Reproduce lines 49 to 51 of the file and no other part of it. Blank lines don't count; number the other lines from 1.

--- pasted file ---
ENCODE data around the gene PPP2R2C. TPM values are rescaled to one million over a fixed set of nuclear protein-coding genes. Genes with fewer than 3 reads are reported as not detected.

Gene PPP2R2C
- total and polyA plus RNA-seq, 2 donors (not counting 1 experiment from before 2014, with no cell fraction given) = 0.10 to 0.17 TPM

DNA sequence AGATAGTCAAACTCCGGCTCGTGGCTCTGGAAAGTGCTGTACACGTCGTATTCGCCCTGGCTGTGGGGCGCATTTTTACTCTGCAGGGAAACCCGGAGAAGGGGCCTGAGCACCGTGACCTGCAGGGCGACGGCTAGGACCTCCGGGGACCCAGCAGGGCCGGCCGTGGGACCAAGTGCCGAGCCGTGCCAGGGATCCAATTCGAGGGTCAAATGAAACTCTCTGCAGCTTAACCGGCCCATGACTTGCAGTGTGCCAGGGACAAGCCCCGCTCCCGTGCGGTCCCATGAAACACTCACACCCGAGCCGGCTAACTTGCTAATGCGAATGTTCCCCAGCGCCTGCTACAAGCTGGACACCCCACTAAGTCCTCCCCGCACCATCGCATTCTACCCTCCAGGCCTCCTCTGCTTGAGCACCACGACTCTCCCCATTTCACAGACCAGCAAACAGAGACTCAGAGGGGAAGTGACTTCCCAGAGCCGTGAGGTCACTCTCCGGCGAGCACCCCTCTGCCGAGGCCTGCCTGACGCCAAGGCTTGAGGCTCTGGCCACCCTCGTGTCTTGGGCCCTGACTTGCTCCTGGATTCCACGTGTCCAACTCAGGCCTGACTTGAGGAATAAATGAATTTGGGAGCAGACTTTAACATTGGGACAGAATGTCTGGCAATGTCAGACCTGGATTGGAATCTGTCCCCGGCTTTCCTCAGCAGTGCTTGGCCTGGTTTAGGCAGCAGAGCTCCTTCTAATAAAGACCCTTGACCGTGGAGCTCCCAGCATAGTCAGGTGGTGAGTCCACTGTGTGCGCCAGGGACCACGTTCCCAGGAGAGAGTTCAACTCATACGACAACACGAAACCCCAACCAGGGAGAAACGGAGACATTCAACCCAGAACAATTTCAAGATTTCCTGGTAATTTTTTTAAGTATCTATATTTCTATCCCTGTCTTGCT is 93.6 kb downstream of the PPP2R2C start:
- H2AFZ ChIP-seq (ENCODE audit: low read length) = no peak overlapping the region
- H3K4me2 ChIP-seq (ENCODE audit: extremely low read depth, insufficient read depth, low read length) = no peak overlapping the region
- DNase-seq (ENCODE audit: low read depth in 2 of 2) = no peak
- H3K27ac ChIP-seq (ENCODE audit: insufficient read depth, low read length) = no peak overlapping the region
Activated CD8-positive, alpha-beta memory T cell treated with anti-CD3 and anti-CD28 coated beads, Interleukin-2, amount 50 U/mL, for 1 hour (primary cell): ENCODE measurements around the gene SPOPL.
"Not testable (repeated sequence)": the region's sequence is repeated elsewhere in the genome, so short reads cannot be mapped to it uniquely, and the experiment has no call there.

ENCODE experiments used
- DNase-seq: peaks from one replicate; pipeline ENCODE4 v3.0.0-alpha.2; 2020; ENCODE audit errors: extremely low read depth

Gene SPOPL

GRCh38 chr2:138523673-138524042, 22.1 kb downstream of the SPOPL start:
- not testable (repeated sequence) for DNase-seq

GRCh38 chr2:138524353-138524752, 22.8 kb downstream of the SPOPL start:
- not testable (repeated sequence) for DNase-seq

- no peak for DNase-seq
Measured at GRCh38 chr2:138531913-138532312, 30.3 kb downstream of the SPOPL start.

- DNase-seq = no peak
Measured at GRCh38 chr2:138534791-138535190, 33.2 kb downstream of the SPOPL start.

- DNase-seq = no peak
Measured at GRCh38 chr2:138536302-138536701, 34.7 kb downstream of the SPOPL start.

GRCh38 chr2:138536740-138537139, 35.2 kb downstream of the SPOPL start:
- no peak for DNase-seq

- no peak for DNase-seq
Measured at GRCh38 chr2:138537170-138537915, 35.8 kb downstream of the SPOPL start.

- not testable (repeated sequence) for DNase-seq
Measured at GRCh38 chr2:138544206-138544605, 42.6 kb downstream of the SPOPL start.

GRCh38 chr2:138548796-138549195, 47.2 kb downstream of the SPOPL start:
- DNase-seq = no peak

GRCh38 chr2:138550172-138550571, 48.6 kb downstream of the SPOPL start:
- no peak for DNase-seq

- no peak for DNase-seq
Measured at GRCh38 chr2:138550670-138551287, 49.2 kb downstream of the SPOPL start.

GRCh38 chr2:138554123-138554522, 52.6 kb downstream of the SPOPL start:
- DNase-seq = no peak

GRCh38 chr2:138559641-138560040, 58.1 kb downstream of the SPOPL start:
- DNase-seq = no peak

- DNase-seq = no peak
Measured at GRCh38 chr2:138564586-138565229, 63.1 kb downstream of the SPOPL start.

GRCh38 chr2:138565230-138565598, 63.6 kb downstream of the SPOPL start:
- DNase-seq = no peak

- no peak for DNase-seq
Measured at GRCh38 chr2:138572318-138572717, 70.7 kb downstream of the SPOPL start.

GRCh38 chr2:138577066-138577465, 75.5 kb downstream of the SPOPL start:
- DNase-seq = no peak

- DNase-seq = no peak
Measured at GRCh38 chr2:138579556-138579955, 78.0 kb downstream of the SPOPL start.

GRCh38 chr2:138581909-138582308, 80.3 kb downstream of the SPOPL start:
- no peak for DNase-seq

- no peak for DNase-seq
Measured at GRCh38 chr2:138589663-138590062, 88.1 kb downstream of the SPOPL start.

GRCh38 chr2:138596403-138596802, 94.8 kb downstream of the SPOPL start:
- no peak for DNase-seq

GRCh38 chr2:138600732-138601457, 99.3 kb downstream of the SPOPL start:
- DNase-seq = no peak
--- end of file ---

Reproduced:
Measured at GRCh38 chr2:138579556-138579955, 78.0 kb downstream of the SPOPL start.

GRCh38 chr2:138581909-138582308, 80.3 kb downstream of the SPOPL start:
- no peak for DNase-seq